Migraine increases risk of heart disease

Women who suffer with migraine may have an increased risk of developing, and dying from, cardiovascular disease, a new study has found.

While the overall risk is small, the researchers believe that migraine should be considered an important risk factor for cardiovascular disease.

Previous studies have found a link between migraine and stroke, however few studies have looked at a link with cardiovascular disease and mortality, so German and US researchers decided to investigate further.

They analysed data from a study which had included over 115,000 women aged between 25 and 42. None of the women had cardiovascular disease at the start of the study and they were monitored from 1989 to 2011.

Just over 15% of the women suffered with migraine, which is usually characterised by one-sided throbbing headaches that can last hours or even days.

Migraine is the most common neurological condition in the world, and the headaches can be accompanied by nausea, vomiting, confusion and visual disturbances (known as aura).

The study found that when compared to women who did not have migraine, those with the condition had an increased risk of developing cardiovascular disease, and this included an increased risk of stroke, heart attack and angina.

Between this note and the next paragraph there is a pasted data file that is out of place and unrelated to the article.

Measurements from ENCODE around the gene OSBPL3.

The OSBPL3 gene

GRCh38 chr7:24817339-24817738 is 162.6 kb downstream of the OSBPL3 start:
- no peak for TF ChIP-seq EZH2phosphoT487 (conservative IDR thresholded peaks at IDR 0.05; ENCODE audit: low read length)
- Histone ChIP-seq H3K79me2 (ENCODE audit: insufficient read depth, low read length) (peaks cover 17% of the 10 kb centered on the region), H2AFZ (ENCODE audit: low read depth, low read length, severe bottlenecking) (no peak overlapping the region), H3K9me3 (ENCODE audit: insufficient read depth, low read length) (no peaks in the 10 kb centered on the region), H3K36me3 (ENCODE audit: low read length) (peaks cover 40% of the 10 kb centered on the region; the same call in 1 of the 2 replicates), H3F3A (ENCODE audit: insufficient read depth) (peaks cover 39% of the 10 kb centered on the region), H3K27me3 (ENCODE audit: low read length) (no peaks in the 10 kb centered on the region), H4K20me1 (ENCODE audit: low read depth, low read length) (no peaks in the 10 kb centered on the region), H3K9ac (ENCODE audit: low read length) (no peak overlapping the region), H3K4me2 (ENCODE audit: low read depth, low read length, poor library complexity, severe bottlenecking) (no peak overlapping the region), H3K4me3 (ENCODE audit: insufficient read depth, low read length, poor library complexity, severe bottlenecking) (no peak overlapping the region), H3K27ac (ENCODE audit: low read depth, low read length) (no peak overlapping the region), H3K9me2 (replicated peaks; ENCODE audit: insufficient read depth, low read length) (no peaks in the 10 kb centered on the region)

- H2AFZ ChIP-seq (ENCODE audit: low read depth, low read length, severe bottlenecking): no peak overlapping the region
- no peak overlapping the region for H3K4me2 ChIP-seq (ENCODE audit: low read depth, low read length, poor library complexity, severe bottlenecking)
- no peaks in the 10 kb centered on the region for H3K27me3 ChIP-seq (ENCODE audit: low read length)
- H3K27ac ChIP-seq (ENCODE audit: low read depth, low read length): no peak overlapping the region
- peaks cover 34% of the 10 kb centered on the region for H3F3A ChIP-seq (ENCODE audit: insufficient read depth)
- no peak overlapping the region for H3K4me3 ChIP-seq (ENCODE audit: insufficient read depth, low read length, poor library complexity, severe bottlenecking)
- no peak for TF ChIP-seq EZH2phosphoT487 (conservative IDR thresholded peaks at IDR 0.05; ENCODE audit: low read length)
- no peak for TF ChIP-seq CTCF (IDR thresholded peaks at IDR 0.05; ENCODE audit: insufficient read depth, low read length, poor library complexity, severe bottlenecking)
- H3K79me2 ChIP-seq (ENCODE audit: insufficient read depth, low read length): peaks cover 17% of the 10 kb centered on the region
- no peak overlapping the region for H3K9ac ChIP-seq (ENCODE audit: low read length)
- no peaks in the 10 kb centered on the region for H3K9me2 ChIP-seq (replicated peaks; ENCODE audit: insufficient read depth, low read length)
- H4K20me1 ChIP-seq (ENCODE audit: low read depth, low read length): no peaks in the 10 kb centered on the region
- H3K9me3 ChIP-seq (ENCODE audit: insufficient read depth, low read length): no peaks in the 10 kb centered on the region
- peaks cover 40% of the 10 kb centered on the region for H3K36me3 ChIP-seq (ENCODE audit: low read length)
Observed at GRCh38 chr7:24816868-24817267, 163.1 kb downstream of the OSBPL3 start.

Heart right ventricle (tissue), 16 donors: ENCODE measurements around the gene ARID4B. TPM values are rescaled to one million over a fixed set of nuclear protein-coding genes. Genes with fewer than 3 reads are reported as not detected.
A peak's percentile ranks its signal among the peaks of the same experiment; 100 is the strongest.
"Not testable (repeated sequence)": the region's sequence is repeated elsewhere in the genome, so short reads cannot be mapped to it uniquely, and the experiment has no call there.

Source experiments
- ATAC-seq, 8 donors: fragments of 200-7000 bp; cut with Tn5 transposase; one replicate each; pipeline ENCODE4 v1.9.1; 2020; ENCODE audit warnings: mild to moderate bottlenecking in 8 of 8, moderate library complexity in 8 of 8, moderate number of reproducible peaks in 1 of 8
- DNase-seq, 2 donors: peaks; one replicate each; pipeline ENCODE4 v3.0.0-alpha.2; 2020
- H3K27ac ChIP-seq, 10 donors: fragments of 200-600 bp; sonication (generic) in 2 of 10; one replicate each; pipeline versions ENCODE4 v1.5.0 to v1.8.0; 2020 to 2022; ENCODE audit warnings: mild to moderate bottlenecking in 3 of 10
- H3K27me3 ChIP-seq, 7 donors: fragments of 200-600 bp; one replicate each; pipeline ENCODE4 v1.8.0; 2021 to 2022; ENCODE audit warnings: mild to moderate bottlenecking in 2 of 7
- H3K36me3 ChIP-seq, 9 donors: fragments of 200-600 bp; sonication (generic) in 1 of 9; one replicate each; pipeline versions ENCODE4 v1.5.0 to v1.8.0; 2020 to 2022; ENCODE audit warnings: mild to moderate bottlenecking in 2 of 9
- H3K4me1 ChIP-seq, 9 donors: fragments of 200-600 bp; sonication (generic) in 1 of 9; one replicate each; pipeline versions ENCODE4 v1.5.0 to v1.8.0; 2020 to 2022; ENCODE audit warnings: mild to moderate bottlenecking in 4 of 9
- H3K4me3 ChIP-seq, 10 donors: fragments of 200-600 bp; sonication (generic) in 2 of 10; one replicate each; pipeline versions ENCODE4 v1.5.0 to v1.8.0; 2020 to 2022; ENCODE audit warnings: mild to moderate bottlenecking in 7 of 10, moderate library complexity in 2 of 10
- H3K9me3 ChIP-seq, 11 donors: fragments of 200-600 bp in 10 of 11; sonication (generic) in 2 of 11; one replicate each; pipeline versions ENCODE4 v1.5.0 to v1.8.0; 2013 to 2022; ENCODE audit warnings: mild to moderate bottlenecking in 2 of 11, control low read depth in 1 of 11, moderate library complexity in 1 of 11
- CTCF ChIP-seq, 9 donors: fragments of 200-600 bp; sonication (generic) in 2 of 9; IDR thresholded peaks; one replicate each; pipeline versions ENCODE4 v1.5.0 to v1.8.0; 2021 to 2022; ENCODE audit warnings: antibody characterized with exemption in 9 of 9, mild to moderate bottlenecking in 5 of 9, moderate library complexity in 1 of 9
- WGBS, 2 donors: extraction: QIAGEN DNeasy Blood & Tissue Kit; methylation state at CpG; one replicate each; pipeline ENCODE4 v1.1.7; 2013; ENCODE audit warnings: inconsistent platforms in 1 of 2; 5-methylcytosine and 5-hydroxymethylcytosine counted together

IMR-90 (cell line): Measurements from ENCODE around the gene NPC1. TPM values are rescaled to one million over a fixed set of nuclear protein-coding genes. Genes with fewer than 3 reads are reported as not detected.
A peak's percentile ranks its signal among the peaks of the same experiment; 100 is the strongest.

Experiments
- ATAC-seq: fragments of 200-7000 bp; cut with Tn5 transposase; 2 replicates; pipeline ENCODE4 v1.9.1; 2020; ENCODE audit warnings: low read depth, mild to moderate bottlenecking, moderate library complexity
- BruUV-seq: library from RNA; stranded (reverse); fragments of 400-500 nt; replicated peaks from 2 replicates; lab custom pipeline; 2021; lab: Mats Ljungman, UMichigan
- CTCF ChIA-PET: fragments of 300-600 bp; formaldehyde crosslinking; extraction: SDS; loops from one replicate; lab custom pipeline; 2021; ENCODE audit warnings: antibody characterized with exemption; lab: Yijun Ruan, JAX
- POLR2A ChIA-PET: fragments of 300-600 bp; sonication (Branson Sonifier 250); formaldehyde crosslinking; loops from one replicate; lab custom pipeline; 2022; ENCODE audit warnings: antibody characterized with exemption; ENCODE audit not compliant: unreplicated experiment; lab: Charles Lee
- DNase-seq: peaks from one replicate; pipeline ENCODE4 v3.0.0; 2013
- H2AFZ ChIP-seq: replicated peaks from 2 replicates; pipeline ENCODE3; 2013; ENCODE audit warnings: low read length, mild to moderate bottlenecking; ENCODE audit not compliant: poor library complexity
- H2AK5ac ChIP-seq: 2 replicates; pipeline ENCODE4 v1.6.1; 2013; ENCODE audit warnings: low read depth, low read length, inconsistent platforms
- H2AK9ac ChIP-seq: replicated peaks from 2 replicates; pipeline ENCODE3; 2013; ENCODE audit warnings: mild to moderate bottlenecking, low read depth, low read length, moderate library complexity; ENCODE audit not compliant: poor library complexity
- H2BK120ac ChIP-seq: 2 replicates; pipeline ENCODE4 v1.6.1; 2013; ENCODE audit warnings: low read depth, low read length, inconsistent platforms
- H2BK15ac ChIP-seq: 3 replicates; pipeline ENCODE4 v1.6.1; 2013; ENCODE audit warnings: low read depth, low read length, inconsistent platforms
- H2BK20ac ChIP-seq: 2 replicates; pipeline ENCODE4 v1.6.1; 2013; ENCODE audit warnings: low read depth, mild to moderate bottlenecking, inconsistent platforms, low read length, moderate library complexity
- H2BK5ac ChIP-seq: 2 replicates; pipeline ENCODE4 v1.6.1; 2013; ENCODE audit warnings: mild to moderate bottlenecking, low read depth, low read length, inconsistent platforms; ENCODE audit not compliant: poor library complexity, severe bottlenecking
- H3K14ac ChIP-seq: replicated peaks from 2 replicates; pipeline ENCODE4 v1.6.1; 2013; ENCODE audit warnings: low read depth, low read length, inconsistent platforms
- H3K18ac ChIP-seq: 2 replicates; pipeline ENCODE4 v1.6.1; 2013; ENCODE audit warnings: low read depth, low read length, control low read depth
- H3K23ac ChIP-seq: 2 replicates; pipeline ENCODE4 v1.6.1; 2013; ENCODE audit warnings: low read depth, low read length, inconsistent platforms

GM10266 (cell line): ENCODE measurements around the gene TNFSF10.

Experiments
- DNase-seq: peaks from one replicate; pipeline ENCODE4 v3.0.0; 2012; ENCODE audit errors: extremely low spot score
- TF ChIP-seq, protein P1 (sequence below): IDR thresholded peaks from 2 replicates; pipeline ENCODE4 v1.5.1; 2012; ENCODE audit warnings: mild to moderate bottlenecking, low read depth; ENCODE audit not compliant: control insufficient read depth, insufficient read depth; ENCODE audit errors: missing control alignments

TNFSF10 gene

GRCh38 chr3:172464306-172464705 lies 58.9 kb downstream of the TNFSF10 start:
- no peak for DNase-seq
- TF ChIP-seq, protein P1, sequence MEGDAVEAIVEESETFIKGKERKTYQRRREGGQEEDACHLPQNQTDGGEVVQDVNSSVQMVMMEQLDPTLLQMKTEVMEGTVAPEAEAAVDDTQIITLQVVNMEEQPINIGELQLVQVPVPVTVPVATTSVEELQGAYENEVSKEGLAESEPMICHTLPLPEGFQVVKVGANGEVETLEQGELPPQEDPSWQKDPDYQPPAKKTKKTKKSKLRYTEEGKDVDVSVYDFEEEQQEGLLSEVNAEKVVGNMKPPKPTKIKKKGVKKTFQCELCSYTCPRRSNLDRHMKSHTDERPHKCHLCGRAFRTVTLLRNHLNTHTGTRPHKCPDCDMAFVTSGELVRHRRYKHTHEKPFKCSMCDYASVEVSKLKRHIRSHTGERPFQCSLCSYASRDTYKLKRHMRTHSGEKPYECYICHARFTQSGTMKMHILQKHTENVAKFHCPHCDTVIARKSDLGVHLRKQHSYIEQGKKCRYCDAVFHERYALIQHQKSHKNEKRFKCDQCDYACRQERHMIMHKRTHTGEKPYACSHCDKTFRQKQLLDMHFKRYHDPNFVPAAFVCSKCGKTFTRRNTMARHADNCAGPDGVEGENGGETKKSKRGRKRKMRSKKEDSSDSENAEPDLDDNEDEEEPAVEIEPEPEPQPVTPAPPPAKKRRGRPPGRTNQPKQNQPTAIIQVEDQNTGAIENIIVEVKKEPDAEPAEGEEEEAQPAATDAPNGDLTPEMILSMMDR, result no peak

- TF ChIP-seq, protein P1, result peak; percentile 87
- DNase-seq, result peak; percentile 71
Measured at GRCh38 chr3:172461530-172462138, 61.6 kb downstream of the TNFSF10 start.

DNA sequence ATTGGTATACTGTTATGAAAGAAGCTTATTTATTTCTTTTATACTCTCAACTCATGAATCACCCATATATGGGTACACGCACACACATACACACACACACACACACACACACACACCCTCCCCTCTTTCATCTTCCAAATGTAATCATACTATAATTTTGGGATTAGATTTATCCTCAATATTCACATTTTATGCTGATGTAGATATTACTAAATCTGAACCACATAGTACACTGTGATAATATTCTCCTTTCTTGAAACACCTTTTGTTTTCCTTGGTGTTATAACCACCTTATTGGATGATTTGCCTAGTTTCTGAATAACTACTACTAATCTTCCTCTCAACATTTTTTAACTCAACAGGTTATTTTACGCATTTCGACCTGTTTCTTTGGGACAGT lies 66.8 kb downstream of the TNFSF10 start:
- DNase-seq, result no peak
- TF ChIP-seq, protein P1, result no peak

Furthermore, migraine was linked with a higher risk of cardiovascular mortality (death). This link was similar irrespective of the women's age, smoking status, blood pressure, use of oral contraceptives and use of hormone therapy following the menopause.

"These results further add to the evidence that migraine should be considered an important risk marker for cardiovascular disease, at least in women. Given the high prevalence of migraine in the general population, an urgent need exists to understand the biological processes involved and to provide preventative solutions for patients," the researchers said.

They added that they see no reason why the findings cannot be applied to men as well.

Details of these findings are published in the British Medical Journal.


[Posted: Fri 03/06/2016]

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